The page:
What Is Erosive Arthritis?

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  • Written By: Dan Harkins
  • Edited By: Kaci Lane Hindman
  • Last Modified Date: 12 January 2020
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One of the more painful versions of osteoarthritis is called erosive arthritis, a largely unexplained condition that strikes mostly in the hands. With this form of arthritis, not only is inflammation said to be more intense, but radiography can actually view the eroding bone and cartilage. The condition tends to appear around the age of 50, striking as many as a dozen postmenopausal women for every man.

What distinguishes erosive arthritis, or erosive osteoarthritis (EOA), from typically generalized rheumatoid arthritis is how it is often centered on the hands, particularly the joints of the fingers. This hard-worked but fragile network of bones, ligaments and cartilage, when viewed in an x-ray, will show enlarged joints and bone that is visibly degraded. Another major distinction is that the erosive variety invariably involves pain and swelling, with the joints forming into small bulbs if left untreated.

According to a 2010 report from the Johns Hopkins University School of Medicine, a typical patient with erosive arthritis will exhibit radiological signs of bone degradation in the distal and proximal interphalangeal joints of the fingers. These are the joints at the tip and base of each finger. Often, cysts appear at these joints as well as synovitis — characterized by swelling around the outer membrane of each joint.


Many among the elderly suffer from a more generalized form of osteoarthritis. It can strike as many as three in four adults over 65. Erosive arthritis, on the other hand, strikes no more than one in seven of those patients with osteoarthritis. Occasionally, other conditions can be initially mistaken for erosive osteoarthritis, such as gout or psoriatic arthritis. Radiologists, however, can easily find the characteristic degradations of EOA, with names like "saw tooth" and "gull wing" to match how they look in an x-ray.

Treatment for erosive arthritis will depend on the severity of the pain and bone degradation. Occupational and physical therapy can help to optimize the flexibility, strength and control of the fingers into old age. Over-the-counter or prescription pain medication is commonly recommended to lessen the pain of joint inflammation. Other medications like the malaria drug hydroxychloroquine also have proven successful with lessening symptoms in the long term. This latter drug is regularly prescribed to sufferers of rheumatoid arthritis.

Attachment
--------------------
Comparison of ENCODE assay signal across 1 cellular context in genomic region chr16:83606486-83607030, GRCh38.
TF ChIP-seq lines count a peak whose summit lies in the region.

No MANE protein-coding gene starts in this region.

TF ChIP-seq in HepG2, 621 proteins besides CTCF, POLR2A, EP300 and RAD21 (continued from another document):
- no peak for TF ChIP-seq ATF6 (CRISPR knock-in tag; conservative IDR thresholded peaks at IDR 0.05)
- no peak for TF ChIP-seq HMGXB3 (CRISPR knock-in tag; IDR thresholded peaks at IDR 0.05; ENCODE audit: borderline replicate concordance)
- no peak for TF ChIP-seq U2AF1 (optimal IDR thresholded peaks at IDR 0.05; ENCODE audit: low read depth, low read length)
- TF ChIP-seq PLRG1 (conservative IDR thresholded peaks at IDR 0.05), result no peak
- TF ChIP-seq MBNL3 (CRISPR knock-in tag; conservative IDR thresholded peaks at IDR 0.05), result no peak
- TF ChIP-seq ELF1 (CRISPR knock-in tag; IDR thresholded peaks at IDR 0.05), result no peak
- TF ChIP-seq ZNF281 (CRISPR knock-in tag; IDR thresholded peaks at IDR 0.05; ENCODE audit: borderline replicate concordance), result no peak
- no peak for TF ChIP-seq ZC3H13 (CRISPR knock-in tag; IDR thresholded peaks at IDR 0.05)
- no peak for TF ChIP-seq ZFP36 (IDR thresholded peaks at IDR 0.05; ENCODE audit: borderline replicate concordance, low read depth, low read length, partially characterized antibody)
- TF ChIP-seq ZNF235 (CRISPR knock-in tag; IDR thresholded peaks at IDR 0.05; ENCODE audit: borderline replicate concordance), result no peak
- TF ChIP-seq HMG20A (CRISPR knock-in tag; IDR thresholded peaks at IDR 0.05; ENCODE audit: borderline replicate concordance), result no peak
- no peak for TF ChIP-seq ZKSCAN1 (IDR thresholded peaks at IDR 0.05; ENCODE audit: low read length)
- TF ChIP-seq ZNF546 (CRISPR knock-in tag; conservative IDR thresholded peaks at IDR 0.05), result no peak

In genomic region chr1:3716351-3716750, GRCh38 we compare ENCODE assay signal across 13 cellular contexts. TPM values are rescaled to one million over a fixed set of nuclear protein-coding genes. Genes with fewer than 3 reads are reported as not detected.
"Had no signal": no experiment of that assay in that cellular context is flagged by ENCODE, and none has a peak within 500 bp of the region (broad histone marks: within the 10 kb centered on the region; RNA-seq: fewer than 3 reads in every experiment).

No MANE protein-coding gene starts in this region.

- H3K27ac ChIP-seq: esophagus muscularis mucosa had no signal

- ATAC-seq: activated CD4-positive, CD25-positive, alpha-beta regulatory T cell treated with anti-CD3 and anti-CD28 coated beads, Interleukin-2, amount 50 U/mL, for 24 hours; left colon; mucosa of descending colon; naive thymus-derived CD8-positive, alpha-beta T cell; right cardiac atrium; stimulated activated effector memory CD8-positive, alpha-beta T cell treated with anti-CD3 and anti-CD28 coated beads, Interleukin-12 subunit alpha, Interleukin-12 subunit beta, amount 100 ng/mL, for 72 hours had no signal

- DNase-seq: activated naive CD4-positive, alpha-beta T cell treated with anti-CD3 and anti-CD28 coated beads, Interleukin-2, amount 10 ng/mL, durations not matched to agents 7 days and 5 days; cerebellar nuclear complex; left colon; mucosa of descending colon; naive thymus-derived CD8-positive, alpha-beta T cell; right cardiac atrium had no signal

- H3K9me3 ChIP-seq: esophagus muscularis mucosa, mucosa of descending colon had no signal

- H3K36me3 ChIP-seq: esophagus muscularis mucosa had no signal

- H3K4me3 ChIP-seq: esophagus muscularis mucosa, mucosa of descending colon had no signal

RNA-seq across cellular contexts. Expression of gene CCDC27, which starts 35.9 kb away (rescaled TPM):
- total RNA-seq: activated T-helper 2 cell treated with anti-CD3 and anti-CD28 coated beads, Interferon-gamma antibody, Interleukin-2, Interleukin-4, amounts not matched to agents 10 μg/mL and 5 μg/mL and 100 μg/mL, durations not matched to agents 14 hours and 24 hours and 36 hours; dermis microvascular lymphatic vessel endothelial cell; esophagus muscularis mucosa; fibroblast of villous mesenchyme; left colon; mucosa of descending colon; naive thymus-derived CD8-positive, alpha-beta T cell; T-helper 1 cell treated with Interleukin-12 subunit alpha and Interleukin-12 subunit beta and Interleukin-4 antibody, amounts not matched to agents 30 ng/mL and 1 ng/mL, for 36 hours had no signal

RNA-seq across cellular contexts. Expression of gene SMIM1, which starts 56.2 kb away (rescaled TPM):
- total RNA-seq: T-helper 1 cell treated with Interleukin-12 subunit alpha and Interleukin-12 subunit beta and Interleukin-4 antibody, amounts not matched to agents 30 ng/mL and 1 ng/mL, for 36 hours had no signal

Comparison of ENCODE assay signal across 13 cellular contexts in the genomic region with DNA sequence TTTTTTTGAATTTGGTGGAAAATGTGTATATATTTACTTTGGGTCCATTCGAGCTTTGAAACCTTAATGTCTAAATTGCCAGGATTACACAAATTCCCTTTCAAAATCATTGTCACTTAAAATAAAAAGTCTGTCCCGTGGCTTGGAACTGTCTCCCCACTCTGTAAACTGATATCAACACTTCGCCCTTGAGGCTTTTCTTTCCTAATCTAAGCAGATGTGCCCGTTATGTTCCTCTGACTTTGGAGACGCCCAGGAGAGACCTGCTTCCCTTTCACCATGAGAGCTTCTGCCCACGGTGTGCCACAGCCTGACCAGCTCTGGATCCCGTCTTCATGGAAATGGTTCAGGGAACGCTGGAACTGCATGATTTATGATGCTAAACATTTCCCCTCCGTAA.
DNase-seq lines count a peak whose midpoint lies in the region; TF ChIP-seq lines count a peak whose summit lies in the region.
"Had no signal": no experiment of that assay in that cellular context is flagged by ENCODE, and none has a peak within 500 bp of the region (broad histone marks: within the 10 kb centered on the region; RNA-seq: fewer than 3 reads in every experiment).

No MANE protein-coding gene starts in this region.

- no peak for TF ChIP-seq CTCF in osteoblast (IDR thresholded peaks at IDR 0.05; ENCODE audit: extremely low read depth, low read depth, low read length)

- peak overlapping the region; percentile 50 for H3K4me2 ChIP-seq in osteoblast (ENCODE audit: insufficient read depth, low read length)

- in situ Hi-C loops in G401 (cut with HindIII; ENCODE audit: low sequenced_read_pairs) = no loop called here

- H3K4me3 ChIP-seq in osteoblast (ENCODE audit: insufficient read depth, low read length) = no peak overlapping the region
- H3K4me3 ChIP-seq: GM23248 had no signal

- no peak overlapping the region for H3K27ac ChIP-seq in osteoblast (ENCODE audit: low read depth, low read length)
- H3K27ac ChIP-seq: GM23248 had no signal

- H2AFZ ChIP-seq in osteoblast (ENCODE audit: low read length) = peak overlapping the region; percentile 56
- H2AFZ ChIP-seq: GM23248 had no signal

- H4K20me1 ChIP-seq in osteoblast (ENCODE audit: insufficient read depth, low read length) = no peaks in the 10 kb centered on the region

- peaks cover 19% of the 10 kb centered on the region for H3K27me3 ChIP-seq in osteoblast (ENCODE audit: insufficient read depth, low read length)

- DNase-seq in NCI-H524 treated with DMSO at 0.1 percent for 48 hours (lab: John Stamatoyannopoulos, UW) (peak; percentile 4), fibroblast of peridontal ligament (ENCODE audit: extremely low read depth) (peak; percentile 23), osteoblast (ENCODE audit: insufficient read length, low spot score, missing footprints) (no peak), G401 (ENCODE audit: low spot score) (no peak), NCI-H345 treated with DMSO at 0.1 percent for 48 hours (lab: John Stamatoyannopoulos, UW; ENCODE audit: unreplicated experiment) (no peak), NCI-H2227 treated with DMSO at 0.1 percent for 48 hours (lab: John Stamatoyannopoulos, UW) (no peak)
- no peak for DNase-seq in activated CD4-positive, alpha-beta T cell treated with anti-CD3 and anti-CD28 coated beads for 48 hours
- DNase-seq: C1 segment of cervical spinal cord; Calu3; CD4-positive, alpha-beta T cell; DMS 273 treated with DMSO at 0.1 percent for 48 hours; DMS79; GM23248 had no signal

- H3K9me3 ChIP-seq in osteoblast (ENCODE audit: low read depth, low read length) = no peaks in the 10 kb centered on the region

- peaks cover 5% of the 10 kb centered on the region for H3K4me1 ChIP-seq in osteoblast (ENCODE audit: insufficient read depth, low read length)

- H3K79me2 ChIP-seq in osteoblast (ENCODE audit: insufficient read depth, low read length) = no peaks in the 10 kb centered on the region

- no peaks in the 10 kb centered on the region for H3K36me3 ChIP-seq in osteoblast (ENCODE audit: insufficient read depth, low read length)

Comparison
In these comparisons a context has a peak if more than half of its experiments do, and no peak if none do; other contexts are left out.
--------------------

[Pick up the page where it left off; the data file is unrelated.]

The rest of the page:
Scientists have yet to determine exactly what causes erosive or rheumatoid arthritis, which triggers the body's immune system to begin attacking its own joint structure. Genetic inheritance as well as diet, level of fitness and environment all are prime suspects in 2011. Smoking also may increase a person's risk.


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Post 3

Is there any way to stop or slow down the development of erosive arthritis?

I was diagnosed with it six months ago. I've been using topical pain creams and I take oral pain relievers as necessary. I went to physical therapy for a month but it didn't do much.

None of these treatments treat the underlying condition, they just treat the symptoms. I feel so helpless.

Post 2

@ankara-- I think it's because postmenopausal women are at risk of osteoporosis. Osteoporosis reduces bone density and makes bones fragile and easy to break. I guess when that starts to happen, bones began to erode and it leads to erosive arthritis.

I think postmenopausal women who have hand inflammation and pain should get an x-ray to rule out erosive arthritis.

Post 1

Why are postmenopausal women more at risk of erosive arthritis than men?

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